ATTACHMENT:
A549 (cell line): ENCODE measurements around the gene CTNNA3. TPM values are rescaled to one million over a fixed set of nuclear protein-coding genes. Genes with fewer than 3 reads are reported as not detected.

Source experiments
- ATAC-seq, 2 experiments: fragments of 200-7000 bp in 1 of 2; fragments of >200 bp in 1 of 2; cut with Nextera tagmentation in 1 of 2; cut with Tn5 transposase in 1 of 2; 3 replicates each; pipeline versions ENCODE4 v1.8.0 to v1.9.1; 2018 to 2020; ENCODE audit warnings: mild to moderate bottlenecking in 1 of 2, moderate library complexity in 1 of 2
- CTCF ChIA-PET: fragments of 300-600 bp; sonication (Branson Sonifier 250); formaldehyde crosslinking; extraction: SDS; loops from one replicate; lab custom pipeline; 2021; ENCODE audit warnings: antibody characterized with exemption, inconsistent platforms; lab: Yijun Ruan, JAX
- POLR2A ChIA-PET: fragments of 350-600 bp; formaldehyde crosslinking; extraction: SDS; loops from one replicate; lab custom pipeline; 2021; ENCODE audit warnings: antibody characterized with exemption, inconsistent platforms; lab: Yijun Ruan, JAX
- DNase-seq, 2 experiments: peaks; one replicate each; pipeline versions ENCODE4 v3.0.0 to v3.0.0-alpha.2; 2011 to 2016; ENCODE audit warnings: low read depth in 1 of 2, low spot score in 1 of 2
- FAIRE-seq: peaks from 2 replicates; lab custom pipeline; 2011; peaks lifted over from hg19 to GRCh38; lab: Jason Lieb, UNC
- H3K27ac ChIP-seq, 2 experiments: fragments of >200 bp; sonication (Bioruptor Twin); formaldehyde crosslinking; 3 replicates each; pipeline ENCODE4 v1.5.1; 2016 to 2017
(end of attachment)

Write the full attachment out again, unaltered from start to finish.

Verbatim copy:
A549 (cell line): ENCODE measurements around the gene CTNNA3. TPM values are rescaled to one million over a fixed set of nuclear protein-coding genes. Genes with fewer than 3 reads are reported as not detected.

Source experiments
- ATAC-seq, 2 experiments: fragments of 200-7000 bp in 1 of 2; fragments of >200 bp in 1 of 2; cut with Nextera tagmentation in 1 of 2; cut with Tn5 transposase in 1 of 2; 3 replicates each; pipeline versions ENCODE4 v1.8.0 to v1.9.1; 2018 to 2020; ENCODE audit warnings: mild to moderate bottlenecking in 1 of 2, moderate library complexity in 1 of 2
- CTCF ChIA-PET: fragments of 300-600 bp; sonication (Branson Sonifier 250); formaldehyde crosslinking; extraction: SDS; loops from one replicate; lab custom pipeline; 2021; ENCODE audit warnings: antibody characterized with exemption, inconsistent platforms; lab: Yijun Ruan, JAX
- POLR2A ChIA-PET: fragments of 350-600 bp; formaldehyde crosslinking; extraction: SDS; loops from one replicate; lab custom pipeline; 2021; ENCODE audit warnings: antibody characterized with exemption, inconsistent platforms; lab: Yijun Ruan, JAX
- DNase-seq, 2 experiments: peaks; one replicate each; pipeline versions ENCODE4 v3.0.0 to v3.0.0-alpha.2; 2011 to 2016; ENCODE audit warnings: low read depth in 1 of 2, low spot score in 1 of 2
- FAIRE-seq: peaks from 2 replicates; lab custom pipeline; 2011; peaks lifted over from hg19 to GRCh38; lab: Jason Lieb, UNC
- H3K27ac ChIP-seq, 2 experiments: fragments of >200 bp; sonication (Bioruptor Twin); formaldehyde crosslinking; 3 replicates each; pipeline ENCODE4 v1.5.1; 2016 to 2017